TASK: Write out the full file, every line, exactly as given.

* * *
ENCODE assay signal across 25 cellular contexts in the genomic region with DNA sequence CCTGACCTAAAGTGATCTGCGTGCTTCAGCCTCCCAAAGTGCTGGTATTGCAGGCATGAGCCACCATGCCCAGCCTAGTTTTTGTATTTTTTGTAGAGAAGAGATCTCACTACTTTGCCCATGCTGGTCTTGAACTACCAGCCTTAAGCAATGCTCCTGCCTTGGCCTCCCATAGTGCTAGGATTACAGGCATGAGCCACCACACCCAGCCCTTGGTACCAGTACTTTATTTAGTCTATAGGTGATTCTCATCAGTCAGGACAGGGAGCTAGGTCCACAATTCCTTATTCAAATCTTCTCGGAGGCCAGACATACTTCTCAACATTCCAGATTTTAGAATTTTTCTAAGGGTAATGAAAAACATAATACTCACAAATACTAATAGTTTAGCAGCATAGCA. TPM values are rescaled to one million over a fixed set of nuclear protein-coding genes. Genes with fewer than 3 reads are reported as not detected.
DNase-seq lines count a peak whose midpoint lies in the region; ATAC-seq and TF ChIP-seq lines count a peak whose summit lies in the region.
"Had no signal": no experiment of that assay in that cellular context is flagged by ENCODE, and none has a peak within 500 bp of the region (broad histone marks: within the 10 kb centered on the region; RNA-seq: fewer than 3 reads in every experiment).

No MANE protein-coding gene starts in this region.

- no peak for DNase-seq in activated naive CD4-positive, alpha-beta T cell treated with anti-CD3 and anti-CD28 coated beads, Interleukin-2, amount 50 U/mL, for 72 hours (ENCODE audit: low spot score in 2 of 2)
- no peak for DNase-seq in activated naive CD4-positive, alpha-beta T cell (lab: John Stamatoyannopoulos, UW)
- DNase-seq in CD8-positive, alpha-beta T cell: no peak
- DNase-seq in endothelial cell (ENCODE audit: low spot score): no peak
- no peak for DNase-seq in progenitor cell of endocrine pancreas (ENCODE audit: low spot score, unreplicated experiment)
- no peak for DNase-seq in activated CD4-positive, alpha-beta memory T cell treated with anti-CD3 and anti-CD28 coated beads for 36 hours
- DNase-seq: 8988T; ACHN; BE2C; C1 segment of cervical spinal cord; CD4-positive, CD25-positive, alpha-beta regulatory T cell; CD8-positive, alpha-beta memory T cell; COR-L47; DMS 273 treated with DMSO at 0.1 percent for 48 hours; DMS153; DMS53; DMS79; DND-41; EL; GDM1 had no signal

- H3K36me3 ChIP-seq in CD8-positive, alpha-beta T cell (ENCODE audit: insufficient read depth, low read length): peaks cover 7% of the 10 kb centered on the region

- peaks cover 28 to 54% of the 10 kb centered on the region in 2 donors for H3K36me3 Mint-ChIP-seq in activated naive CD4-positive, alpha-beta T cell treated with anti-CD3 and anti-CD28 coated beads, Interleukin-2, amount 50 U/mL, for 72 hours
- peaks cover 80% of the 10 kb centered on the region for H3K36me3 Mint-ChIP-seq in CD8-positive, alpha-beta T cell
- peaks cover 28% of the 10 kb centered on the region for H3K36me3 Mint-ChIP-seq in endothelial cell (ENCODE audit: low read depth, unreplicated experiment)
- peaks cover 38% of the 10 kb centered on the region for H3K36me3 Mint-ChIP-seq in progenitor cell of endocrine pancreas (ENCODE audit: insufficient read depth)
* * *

ENCODE assay signal across 25 cellular contexts in the genomic region with DNA sequence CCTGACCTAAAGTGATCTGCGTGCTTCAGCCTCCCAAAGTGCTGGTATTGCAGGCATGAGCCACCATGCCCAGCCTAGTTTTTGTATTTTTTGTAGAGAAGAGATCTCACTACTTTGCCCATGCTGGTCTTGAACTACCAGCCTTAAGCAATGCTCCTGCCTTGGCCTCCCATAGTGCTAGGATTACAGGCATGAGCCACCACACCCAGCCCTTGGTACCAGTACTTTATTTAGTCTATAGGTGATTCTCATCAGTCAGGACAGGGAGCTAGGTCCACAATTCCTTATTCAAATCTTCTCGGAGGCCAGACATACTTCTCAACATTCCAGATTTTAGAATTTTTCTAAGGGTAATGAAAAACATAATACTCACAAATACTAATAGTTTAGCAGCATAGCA. TPM values are rescaled to one million over a fixed set of nuclear protein-coding genes. Genes with fewer than 3 reads are reported as not detected.
DNase-seq lines count a peak whose midpoint lies in the region; ATAC-seq and TF ChIP-seq lines count a peak whose summit lies in the region.
"Had no signal": no experiment of that assay in that cellular context is flagged by ENCODE, and none has a peak within 500 bp of the region (broad histone marks: within the 10 kb centered on the region; RNA-seq: fewer than 3 reads in every experiment).

No MANE protein-coding gene starts in this region.

- no peak for DNase-seq in activated naive CD4-positive, alpha-beta T cell treated with anti-CD3 and anti-CD28 coated beads, Interleukin-2, amount 50 U/mL, for 72 hours (ENCODE audit: low spot score in 2 of 2)
- no peak for DNase-seq in activated naive CD4-positive, alpha-beta T cell (lab: John Stamatoyannopoulos, UW)
- DNase-seq in CD8-positive, alpha-beta T cell: no peak
- DNase-seq in endothelial cell (ENCODE audit: low spot score): no peak
- no peak for DNase-seq in progenitor cell of endocrine pancreas (ENCODE audit: low spot score, unreplicated experiment)
- no peak for DNase-seq in activated CD4-positive, alpha-beta memory T cell treated with anti-CD3 and anti-CD28 coated beads for 36 hours
- DNase-seq: 8988T; ACHN; BE2C; C1 segment of cervical spinal cord; CD4-positive, CD25-positive, alpha-beta regulatory T cell; CD8-positive, alpha-beta memory T cell; COR-L47; DMS 273 treated with DMSO at 0.1 percent for 48 hours; DMS153; DMS53; DMS79; DND-41; EL; GDM1 had no signal

- H3K36me3 ChIP-seq in CD8-positive, alpha-beta T cell (ENCODE audit: insufficient read depth, low read length): peaks cover 7% of the 10 kb centered on the region

- peaks cover 28 to 54% of the 10 kb centered on the region in 2 donors for H3K36me3 Mint-ChIP-seq in activated naive CD4-positive, alpha-beta T cell treated with anti-CD3 and anti-CD28 coated beads, Interleukin-2, amount 50 U/mL, for 72 hours
- peaks cover 80% of the 10 kb centered on the region for H3K36me3 Mint-ChIP-seq in CD8-positive, alpha-beta T cell
- peaks cover 28% of the 10 kb centered on the region for H3K36me3 Mint-ChIP-seq in endothelial cell (ENCODE audit: low read depth, unreplicated experiment)
- peaks cover 38% of the 10 kb centered on the region for H3K36me3 Mint-ChIP-seq in progenitor cell of endocrine pancreas (ENCODE audit: insufficient read depth)